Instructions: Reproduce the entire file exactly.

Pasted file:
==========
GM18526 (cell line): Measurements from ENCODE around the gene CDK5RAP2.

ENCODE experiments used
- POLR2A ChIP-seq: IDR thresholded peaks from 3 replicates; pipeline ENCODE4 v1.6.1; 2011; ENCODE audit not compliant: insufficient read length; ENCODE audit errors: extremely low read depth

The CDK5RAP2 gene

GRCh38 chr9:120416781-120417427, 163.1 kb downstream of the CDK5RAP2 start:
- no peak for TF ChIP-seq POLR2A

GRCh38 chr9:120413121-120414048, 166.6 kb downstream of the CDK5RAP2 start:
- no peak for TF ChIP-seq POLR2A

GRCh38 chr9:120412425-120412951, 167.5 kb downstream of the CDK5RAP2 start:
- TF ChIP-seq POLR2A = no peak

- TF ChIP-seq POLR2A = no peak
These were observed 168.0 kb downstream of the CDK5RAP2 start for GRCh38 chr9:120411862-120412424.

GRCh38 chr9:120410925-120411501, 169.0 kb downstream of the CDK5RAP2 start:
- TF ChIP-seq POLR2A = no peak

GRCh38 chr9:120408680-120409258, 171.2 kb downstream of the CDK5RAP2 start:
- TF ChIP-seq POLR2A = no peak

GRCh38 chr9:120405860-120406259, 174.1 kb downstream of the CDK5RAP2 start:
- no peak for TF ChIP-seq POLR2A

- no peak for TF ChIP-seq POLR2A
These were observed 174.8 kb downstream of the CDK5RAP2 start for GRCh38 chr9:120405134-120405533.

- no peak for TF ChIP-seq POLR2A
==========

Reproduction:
GM18526 (cell line): Measurements from ENCODE around the gene CDK5RAP2.

ENCODE experiments used
- POLR2A ChIP-seq: IDR thresholded peaks from 3 replicates; pipeline ENCODE4 v1.6.1; 2011; ENCODE audit not compliant: insufficient read length; ENCODE audit errors: extremely low read depth

The CDK5RAP2 gene

GRCh38 chr9:120416781-120417427, 163.1 kb downstream of the CDK5RAP2 start:
- no peak for TF ChIP-seq POLR2A

GRCh38 chr9:120413121-120414048, 166.6 kb downstream of the CDK5RAP2 start:
- no peak for TF ChIP-seq POLR2A

GRCh38 chr9:120412425-120412951, 167.5 kb downstream of the CDK5RAP2 start:
- TF ChIP-seq POLR2A = no peak

- TF ChIP-seq POLR2A = no peak
These were observed 168.0 kb downstream of the CDK5RAP2 start for GRCh38 chr9:120411862-120412424.

GRCh38 chr9:120410925-120411501, 169.0 kb downstream of the CDK5RAP2 start:
- TF ChIP-seq POLR2A = no peak

GRCh38 chr9:120408680-120409258, 171.2 kb downstream of the CDK5RAP2 start:
- TF ChIP-seq POLR2A = no peak

GRCh38 chr9:120405860-120406259, 174.1 kb downstream of the CDK5RAP2 start:
- no peak for TF ChIP-seq POLR2A

- no peak for TF ChIP-seq POLR2A
These were observed 174.8 kb downstream of the CDK5RAP2 start for GRCh38 chr9:120405134-120405533.

- no peak for TF ChIP-seq POLR2A